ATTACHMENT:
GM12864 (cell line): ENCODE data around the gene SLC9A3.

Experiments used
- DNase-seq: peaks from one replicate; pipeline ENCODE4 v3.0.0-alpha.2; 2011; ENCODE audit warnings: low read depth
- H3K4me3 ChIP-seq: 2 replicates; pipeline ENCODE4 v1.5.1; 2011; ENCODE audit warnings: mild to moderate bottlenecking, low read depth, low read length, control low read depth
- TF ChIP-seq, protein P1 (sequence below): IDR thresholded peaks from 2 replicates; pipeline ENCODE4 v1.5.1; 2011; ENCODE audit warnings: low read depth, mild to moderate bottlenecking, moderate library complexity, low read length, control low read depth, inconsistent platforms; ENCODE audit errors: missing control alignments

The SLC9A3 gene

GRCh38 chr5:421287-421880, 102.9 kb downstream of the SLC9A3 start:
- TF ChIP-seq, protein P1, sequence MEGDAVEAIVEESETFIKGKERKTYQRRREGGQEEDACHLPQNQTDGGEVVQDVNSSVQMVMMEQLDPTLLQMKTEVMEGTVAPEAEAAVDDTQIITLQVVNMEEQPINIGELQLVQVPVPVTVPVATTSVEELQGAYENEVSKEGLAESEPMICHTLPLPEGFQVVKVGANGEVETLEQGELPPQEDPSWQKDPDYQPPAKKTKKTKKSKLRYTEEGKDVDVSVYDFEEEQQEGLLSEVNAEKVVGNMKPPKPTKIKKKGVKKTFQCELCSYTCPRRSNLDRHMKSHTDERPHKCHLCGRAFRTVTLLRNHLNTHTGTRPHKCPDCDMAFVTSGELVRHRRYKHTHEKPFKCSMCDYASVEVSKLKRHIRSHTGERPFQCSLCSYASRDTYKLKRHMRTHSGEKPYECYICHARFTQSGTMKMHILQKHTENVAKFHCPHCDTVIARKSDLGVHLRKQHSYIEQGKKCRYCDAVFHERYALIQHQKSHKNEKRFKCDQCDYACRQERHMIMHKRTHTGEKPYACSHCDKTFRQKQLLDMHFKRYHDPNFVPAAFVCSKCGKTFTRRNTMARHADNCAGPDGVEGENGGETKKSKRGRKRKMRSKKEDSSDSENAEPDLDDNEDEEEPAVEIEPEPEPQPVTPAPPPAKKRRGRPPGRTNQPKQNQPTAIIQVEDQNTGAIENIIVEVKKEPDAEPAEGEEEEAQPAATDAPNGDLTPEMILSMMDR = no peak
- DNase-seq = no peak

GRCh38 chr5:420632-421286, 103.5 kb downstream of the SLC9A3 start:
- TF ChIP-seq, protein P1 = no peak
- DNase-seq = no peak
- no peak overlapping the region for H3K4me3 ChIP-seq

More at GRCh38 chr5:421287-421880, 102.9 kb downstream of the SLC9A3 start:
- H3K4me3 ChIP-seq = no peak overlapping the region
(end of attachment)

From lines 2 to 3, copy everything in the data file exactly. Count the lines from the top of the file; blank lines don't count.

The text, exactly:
Experiments used
- DNase-seq: peaks from one replicate; pipeline ENCODE4 v3.0.0-alpha.2; 2011; ENCODE audit warnings: low read depth